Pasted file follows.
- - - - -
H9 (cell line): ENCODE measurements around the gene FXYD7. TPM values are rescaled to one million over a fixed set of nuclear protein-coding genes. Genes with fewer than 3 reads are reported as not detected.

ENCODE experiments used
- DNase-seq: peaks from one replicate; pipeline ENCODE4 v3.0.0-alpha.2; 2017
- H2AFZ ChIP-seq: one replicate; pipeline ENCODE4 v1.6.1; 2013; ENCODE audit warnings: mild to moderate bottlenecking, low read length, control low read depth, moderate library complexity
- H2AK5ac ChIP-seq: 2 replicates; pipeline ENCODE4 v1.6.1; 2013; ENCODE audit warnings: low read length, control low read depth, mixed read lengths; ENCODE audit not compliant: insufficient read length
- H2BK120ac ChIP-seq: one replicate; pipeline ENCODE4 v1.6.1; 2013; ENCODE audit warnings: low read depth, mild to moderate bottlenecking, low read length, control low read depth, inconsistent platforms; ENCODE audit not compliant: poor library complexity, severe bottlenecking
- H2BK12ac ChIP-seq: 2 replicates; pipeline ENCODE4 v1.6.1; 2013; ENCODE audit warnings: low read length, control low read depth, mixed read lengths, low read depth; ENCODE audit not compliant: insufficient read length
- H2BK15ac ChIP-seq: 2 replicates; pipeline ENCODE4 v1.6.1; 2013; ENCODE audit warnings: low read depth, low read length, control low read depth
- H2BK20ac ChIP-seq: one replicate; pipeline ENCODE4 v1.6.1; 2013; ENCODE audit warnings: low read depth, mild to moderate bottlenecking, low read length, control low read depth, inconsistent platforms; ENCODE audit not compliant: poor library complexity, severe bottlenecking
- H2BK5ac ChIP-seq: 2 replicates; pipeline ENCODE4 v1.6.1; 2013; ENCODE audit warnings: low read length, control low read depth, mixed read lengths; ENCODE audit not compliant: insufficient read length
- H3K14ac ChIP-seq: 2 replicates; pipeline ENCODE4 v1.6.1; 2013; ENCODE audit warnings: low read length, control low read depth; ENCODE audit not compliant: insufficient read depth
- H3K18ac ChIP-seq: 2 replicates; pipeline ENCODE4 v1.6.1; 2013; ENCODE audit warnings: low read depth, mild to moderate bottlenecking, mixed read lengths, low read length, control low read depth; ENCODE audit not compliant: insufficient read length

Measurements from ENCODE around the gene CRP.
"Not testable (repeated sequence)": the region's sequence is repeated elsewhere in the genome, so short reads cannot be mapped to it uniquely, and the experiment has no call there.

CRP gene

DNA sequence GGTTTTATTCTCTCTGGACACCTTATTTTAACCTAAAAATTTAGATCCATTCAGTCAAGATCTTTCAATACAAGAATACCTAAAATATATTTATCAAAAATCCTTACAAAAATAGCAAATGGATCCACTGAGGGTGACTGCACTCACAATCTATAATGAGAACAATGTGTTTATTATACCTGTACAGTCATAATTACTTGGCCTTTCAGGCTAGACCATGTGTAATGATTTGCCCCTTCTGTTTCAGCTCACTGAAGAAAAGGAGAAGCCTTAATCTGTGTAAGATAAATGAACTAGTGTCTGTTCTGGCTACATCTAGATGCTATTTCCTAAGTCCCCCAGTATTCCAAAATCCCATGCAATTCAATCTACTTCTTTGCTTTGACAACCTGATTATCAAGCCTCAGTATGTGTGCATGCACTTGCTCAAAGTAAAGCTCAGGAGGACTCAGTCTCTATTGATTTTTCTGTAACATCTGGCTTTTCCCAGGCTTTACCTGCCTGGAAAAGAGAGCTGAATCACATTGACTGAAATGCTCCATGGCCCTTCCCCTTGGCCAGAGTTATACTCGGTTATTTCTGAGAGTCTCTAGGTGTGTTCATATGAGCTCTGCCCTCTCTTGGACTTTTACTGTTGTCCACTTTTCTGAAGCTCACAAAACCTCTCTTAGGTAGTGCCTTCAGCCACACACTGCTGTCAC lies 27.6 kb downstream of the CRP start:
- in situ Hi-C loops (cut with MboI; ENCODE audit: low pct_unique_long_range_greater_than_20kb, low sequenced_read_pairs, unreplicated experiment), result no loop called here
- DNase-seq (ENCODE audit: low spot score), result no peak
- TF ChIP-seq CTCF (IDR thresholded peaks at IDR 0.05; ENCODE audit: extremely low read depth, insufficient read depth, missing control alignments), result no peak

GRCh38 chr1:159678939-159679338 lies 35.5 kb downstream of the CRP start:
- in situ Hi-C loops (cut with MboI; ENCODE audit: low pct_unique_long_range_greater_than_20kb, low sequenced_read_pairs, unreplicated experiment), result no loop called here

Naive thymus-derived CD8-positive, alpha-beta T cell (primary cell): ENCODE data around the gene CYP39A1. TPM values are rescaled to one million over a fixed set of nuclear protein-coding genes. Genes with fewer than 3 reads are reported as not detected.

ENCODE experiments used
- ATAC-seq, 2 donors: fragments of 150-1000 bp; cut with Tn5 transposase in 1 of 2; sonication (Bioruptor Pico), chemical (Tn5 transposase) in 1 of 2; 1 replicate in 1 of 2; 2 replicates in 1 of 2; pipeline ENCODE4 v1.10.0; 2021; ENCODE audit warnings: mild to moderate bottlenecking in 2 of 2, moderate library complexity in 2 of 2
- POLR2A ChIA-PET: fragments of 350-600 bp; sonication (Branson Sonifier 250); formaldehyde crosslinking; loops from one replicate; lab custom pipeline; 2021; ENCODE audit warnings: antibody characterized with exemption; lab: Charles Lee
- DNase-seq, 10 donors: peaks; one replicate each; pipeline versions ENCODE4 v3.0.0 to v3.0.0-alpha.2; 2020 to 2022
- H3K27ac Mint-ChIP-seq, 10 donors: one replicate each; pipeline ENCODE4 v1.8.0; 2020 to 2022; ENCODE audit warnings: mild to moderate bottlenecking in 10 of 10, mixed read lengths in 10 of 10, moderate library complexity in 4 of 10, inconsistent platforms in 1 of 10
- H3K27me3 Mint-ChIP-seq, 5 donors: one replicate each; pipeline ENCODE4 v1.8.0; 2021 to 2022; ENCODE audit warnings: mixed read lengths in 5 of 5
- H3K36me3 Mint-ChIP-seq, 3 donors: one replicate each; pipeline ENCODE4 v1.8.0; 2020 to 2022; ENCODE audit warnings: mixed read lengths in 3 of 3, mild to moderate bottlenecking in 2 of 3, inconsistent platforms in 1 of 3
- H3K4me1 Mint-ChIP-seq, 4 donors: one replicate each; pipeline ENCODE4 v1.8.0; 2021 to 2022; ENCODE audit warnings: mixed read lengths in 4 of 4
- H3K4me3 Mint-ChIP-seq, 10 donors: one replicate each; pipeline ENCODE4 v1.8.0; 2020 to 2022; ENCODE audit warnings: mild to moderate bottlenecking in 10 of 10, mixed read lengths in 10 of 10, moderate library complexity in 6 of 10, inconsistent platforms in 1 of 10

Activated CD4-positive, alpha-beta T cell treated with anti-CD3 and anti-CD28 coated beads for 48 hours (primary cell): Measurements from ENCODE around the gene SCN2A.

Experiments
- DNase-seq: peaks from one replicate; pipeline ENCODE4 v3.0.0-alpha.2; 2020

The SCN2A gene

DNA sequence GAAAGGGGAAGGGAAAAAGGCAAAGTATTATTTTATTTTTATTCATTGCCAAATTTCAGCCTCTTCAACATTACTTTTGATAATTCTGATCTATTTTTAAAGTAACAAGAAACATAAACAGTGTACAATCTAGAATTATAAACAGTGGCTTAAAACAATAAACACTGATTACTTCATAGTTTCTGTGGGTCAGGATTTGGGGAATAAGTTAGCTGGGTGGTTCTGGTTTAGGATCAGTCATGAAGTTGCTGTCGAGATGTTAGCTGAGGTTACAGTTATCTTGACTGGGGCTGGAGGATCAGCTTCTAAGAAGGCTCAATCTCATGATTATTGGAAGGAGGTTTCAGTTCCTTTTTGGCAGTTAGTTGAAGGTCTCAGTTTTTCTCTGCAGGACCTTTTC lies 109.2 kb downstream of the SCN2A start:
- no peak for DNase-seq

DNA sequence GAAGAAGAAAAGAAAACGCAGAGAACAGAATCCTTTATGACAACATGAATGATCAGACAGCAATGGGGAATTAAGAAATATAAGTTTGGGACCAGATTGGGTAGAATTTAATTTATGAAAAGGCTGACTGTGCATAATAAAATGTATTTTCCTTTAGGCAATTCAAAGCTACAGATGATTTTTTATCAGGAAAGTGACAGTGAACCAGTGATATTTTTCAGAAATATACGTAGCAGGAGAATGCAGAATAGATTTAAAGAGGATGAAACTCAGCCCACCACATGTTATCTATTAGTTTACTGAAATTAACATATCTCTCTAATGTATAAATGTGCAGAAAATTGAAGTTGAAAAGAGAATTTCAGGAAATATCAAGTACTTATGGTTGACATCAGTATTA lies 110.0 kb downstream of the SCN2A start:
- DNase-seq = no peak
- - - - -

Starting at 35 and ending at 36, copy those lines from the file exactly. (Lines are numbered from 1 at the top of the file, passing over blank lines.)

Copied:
The SCN2A gene

DNA sequence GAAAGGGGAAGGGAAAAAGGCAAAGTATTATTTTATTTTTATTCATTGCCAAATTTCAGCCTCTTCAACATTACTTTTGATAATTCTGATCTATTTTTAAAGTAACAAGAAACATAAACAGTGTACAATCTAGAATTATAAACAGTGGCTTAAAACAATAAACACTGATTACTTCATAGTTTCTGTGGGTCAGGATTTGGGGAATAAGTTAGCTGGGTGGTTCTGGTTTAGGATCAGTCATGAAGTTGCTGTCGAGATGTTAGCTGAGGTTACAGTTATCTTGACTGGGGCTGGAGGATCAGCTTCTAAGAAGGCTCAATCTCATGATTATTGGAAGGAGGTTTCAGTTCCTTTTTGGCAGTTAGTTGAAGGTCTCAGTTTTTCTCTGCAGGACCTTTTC lies 109.2 kb downstream of the SCN2A start: